Heather Ross


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The United States
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Heather Ross is an illustrator and fabric designer. She lives in New York City and the Catskill Mountains.

Heather Ross isn't a Goodreads Author (yet), but she does have a blog, so here are some recent posts imported from her feed.

Trixie & Thomas Tips and Tutorial

My good friend Annabel Wrigley created this wonderful tutorial for Trixie and Thomas. Here are some of here tips and tricks…













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Published on April 04, 2019 16:33
Average rating: 3.93 · 4,850 ratings · 859 reviews · 31 distinct worksSimilar authors
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More books by Heather Ross…

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“After I took Lisa's braces off, we climbed out of my bedroom window onto the roof of the porch below, smoked cigarettes in our nightgowns, and talked about boys. If I had tried that summer to imagine what my future would look like, it would have been as much a mystery to me then as my own reflection in those cutoff shorts. This is what I understand now that I could not have seen then: When you grow up in a home where nobody goes to work, where nobody is married, in a place where there are few jobs and few opportunities, you do not stay up late whispering about weddings and college and careers. You live in that moment, or maybe in the next; you do not make decisions that will impact a future that you do not let yourself imagine; you do not make a plan beyond your next pack of cigarettes.”
Heather Ross, How to Catch a Frog: And Other Stories of Family, Love, Dysfunction, Survival, and DIY

“I waited until I was five months pregnant to tell my mother that I was having a baby. "I'm calling with some news," I said. "God, what?" she responded, sounding hopeful for something juicy and terrible. She could be counted on to be sober and in good spirits until late afternoon, and I timed my calls accordingly but always braced myself. The death of her parents and of her brother, my uncle Mike, who had been gone for almost five years now, and the sale of the land had left her in a raw and scattered state that I still hoped she would recover from, eventually. She seemed to want to talk only about tragedies and bad news and would complain to me that my sister never called her and that nobody ever told her anything, or included her in any of their lives.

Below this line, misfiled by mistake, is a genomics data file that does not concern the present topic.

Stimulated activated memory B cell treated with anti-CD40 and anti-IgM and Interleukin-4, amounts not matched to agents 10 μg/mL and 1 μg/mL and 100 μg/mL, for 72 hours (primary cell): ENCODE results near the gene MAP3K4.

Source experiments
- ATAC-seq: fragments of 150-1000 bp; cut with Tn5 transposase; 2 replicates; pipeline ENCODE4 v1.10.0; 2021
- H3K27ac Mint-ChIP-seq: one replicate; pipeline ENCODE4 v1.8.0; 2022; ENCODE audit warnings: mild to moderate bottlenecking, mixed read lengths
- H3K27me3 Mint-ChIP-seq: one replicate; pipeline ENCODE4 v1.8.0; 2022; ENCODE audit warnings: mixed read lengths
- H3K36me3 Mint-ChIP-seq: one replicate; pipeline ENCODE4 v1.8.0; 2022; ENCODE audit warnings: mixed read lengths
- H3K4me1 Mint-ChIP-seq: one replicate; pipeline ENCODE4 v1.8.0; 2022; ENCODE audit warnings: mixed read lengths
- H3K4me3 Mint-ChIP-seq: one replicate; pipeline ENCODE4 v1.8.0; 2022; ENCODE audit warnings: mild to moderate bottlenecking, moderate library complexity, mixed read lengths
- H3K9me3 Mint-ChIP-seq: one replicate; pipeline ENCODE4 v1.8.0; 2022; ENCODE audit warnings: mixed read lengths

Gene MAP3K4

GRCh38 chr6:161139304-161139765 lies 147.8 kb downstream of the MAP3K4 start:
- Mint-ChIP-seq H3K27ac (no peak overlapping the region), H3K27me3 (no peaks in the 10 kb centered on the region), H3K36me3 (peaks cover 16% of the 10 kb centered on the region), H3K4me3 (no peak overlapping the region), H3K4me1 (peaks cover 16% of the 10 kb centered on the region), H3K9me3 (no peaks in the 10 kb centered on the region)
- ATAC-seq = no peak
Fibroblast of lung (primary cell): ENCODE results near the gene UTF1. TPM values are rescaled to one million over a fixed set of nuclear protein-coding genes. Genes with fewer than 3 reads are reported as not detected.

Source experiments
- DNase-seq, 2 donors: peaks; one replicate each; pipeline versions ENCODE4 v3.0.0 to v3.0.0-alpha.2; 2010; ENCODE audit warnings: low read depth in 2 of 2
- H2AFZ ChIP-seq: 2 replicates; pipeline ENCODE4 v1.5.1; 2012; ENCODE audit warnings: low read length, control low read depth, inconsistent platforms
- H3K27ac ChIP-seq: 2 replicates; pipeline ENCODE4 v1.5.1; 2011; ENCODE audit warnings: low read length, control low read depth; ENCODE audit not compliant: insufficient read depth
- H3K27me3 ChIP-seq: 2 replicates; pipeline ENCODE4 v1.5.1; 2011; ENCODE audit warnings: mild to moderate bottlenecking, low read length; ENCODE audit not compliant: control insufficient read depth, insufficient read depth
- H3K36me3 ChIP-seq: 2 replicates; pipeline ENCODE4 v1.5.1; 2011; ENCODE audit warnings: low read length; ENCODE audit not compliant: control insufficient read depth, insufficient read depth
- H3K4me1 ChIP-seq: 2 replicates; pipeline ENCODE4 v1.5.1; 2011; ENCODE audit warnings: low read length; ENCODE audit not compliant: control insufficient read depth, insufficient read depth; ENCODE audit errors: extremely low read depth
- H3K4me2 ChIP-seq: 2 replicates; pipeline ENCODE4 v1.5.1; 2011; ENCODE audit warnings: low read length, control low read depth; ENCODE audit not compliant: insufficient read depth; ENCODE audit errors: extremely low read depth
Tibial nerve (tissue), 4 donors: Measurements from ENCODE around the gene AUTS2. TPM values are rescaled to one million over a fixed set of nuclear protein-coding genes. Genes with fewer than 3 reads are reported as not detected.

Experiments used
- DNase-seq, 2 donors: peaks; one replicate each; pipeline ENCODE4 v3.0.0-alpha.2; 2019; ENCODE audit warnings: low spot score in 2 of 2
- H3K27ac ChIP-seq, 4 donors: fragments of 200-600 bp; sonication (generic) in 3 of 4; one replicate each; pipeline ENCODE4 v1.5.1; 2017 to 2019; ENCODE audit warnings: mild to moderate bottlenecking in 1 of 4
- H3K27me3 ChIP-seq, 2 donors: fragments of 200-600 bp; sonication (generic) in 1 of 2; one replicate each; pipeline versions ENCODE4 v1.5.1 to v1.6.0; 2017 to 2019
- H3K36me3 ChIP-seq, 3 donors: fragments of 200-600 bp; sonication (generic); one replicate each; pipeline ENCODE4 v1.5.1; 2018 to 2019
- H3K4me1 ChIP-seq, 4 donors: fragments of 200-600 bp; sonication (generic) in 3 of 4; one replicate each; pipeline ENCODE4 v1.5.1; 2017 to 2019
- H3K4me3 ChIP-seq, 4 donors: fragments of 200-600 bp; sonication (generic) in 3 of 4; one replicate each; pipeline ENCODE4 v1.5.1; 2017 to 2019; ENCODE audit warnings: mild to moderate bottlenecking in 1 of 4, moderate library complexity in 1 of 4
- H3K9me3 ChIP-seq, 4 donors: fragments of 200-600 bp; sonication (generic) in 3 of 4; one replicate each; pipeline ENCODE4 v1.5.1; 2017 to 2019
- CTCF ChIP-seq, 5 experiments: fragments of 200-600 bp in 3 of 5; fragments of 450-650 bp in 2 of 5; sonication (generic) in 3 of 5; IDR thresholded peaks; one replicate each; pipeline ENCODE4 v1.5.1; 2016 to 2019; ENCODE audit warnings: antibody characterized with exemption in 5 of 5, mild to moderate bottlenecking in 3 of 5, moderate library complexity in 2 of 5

I cut her off as she began to tell me something I did not want to hear. "I'm calling with good news," I said, starting again as though she might not recognize it as such.
"What?" she said, her tone urgent, almost desperate.
"I'm going to have a baby," I told her.
She let out an exhale, then, sounding exhausted from the three seconds of suspense and relived but not happy, she said, "Well, it's nice to hear some good news, because I've been following this massacre? In Arizona? With the congresswoman who was shot in the head by that lunatic? It's just god-awful." I forced myself to give her a few details calmly, including the due date, then got off the phone as quickly as I could. She sent me an email the next day that said, simply, "I don't have any advice for you. Everything is different now than when I had you. I hope that you'll let me see my grandchild sometime. Your sister won't let me see her kids."
I spent that whole day in bed, with a hand on my stomach, terrified.”
Heather Ross, How to Catch a Frog: And Other Stories of Family, Love, Dysfunction, Survival, and DIY

Topics Mentioning This Author

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The Seasonal Read...: This topic has been closed to new comments. Winter Challenge 2010-2011 Completed Tasks (do not delete any posts) 2589 1001 Feb 28, 2011 09:05PM  


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